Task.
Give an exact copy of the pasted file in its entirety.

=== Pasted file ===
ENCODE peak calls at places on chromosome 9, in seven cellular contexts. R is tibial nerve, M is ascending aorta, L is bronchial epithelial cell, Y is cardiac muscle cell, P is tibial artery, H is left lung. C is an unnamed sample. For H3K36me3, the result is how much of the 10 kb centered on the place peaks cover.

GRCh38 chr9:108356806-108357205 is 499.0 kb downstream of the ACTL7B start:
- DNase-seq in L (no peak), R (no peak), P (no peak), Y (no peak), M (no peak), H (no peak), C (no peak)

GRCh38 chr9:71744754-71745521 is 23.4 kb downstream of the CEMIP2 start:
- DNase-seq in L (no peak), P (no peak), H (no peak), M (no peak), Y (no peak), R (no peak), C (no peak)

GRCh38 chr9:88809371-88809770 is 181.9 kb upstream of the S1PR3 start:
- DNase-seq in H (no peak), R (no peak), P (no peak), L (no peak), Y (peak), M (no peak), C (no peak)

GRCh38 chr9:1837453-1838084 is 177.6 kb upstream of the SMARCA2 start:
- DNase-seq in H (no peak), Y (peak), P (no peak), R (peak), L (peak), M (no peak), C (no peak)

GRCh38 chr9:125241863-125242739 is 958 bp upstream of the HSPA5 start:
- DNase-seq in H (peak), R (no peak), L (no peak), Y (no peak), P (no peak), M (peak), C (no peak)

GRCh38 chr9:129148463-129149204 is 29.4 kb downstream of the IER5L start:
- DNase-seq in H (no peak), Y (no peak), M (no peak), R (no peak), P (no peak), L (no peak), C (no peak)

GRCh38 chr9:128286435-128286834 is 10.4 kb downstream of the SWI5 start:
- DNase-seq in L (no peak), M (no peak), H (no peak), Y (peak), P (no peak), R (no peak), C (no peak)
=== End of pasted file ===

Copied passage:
ENCODE peak calls at places on chromosome 9, in seven cellular contexts. R is tibial nerve, M is ascending aorta, L is bronchial epithelial cell, Y is cardiac muscle cell, P is tibial artery, H is left lung. C is an unnamed sample. For H3K36me3, the result is how much of the 10 kb centered on the place peaks cover.

GRCh38 chr9:108356806-108357205 is 499.0 kb downstream of the ACTL7B start:
- DNase-seq in L (no peak), R (no peak), P (no peak), Y (no peak), M (no peak), H (no peak), C (no peak)

GRCh38 chr9:71744754-71745521 is 23.4 kb downstream of the CEMIP2 start:
- DNase-seq in L (no peak), P (no peak), H (no peak), M (no peak), Y (no peak), R (no peak), C (no peak)

GRCh38 chr9:88809371-88809770 is 181.9 kb upstream of the S1PR3 start:
- DNase-seq in H (no peak), R (no peak), P (no peak), L (no peak), Y (peak), M (no peak), C (no peak)

GRCh38 chr9:1837453-1838084 is 177.6 kb upstream of the SMARCA2 start:
- DNase-seq in H (no peak), Y (peak), P (no peak), R (peak), L (peak), M (no peak), C (no peak)

GRCh38 chr9:125241863-125242739 is 958 bp upstream of the HSPA5 start:
- DNase-seq in H (peak), R (no peak), L (no peak), Y (no peak), P (no peak), M (peak), C (no peak)

GRCh38 chr9:129148463-129149204 is 29.4 kb downstream of the IER5L start:
- DNase-seq in H (no peak), Y (no peak), M (no peak), R (no peak), P (no peak), L (no peak), C (no peak)

GRCh38 chr9:128286435-128286834 is 10.4 kb downstream of the SWI5 start:
- DNase-seq in L (no peak), M (no peak), H (no peak), Y (peak), P (no peak), R (no peak), C (no peak)